Aspen won’t be the only public company manufacturing aerogels–Cabot Corporation (NYSE:CBT) also manufactures aerogel materials in both particle and insulating blanket form.  Cabot’s and Aspen’s products are quite different, however, and provide complementary functions for different applications.  Regardless, with Aspen joining the ranks of other publicly-traded companies, it is an exciting time for the commercialization of aerogel.

Read the S-1 filing hereTry Aspen’s products out yourself here.

Stephen Steiner | April 28th, 2014 | No Comments »

Valentine Aerogels!


The team at Aerogel Technologies has come up with a new monolithic aerogel product that integrates optically-active materials into an aerogel architecture, demonstrates aerogel shape control, and attracts the opposite sex all in the same material envelope.  Indeed, pink-heart shaped aerogels are now available on BuyAerogel.com.

Although these aerogels are silica-based, you can make colorful aerogels of your own by following the procedure for lanthanide oxide aerogels under the Make section here on Aerogel.org.

 

 

Stephen Steiner | January 30th, 2013 | Comments Off

Amazing New Dust-Free High-Temperature Aerogel Blanket


Cabot Aerogel has just released a new dust-free high-temperature superinsulating aerogel blanket called Aeroclad™.  For those of you who are unfamiliar with aerogel blankets, they are generally made by combining silica aerogel (which is brittle but superinsulating) with fibers (which are flexible) to make a composite that has the superinsulating advantages of silica aerogel but unlike native silica aerogels, can be flexed, rolled, cut, and sewn.  Previously, there were only two types of blanket materials in town—Aspen Aerogels’ blankets (Spaceloft, Cryogel, and Pyrogel), made by casting a silica aerogel coating onto fibrous inorganic (for example, fiberglass) battings, and Cabot Aerogel’s blanket (Thermal Wrap), made by fusing polymer fibers and aerogel particles together in a “bird’s nest” setup.  Aspen’s materials have the advantages of high-temperature stability, but tend to kick up dust when handled aggressively (which while completely safe, causes trouble for some applications).  Cabot’s Thermal Wrap, on the other hand, is essentially dust-free, but has the minor side effect of melting above 180°C  (350°F).  Not so good for those blowtorch experiments.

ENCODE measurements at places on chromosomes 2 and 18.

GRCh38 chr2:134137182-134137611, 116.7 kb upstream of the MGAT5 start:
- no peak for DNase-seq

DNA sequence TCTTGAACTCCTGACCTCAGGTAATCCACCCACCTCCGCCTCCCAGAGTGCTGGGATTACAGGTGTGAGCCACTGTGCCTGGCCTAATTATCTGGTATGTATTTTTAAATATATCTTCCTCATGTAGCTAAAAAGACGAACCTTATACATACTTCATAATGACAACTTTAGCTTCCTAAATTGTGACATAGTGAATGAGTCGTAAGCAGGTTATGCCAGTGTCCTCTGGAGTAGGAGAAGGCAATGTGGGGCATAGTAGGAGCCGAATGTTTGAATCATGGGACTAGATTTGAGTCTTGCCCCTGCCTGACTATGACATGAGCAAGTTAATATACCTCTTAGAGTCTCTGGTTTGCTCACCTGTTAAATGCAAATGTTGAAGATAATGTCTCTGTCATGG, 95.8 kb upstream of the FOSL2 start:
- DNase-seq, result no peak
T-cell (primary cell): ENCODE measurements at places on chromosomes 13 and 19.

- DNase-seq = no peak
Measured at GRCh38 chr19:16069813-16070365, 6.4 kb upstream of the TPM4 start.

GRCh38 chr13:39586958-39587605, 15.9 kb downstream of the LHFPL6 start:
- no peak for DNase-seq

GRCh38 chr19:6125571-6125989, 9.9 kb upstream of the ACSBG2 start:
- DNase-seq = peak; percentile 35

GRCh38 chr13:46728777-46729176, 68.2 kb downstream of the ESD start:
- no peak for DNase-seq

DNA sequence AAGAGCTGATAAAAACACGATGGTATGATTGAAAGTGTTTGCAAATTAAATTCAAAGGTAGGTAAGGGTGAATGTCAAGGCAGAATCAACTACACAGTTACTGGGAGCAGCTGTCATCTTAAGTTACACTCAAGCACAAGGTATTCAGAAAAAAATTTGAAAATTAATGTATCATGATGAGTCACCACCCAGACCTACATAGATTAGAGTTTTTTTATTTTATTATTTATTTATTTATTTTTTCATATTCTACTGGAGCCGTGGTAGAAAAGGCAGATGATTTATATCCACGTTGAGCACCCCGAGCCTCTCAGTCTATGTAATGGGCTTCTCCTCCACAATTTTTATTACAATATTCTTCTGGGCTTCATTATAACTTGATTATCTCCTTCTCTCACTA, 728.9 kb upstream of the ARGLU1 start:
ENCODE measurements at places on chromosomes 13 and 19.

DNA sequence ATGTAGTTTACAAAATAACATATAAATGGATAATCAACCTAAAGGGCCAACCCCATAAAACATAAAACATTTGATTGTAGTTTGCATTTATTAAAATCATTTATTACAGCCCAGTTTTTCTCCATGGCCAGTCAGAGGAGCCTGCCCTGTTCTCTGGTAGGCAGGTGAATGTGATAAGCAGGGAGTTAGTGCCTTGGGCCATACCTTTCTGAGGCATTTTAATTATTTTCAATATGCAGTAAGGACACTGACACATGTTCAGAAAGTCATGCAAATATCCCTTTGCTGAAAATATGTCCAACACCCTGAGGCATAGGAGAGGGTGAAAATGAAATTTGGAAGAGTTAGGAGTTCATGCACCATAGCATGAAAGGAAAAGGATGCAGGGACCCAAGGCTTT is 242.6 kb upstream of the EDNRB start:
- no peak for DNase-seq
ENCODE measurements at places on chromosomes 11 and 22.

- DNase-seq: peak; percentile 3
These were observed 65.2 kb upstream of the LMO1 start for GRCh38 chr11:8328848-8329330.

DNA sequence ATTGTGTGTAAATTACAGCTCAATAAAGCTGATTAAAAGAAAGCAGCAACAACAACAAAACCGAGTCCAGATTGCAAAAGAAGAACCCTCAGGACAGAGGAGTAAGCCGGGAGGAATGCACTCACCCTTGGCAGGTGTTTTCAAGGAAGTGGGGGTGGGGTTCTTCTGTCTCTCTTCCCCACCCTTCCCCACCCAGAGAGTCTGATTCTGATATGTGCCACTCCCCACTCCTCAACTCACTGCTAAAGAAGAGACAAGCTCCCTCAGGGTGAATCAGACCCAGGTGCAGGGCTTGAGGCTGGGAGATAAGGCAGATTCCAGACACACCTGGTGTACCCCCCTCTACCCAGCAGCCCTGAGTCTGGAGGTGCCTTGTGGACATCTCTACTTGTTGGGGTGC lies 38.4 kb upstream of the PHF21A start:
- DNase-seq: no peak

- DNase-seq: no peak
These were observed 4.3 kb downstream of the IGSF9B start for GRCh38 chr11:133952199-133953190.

Cabot’s new Aeroclad blanket, however, combines the best of both worlds—by fusing aerogel particles and inorganic fibers together into a composite, Aeroclad is dust-free and high-temperature stable.  According to Cabot, Aeroclad is two times better insulating that current insulation products used in industry, including fiberglass, mineral wool, and calcium silicate.

A major application for the new Aeroclad blanket will be in refineries, where shockingly less than 20% of all pipes are insulated.  For an industry where energy = $, that’s a pretty good indication that insulating pipes must really suck if they don’t do it more than they do.  And it does suck.  Current insulating materials trap moisture underneath, causing the pipe to slowly corrode over time—a dastardly, expensive problem called corrosion under insulation, or CUI.  Fortunately, Aeroclad is also hydrophobic, meaning it repels water and protects pipes from corroding.

“The Cabot Aeroclad blanket delivers the unparalleled performance and benefits of an aerogel product while addressing a clear market need for dust free and superior corrosion performance,” says Cabot’s Matthew Greenfield, commercial manager, Energy and Industrial, Cabot Aerogel. “Cabot has built a reputation in the industry for its unmatched customer service both in the field and in insulation product design to address specific application needs. We are actively working with several partners to commercialize this product to meet the evolving requirements and demands of the global industry.”

Cool stuff Cabot!  Or should we say hot stuff?  (Running out of heat-related puns…)

Stephen Steiner | January 10th, 2013 | No Comments »

Aerogel Saves Chocolate from Blowtorch!


A new video from Aerogel Technologies demonstrating the superinsulating properties of silica aerogel–a 2″x3″ silica aerogel tile protects a Hershey’s® Kiss® from the heat of a >700°C (1300°F) blowtorch!  Watch until the end when the heat is turned up all the way and melts through the aerogel, lighting the chocolate on fire!

Watch it here:

http://www.youtube.com/watch?v=5sw1tNeJ0Rw

Stephen Steiner | September 13th, 2012 | Comments Off

New Hollow-Strut Nanoporous Graphite Frameworks Break World’s Lowest Density Solid Record


The record for the world’s lightest solid material appears to have been broken yet again, and this time an advanced form of carbon takes the cake!

For those of you who missed the recent hubbub in the realm of ultralow density solids, last November, Schaedler and colleagues at HRL Laboratories, LLC (formerly Hughes Research Laboratories) published an article in the journal  Science describing an approach for making nickel “microlattices” with densities as low as 0.9 mg/cc.  The Guinness Book of World Records currently recognizes a silica aerogel with a density of 1 mg/cc made by Lawrence Livermore National Laboratory as the world’s lowest density solid, so obviously this is  an exciting claim!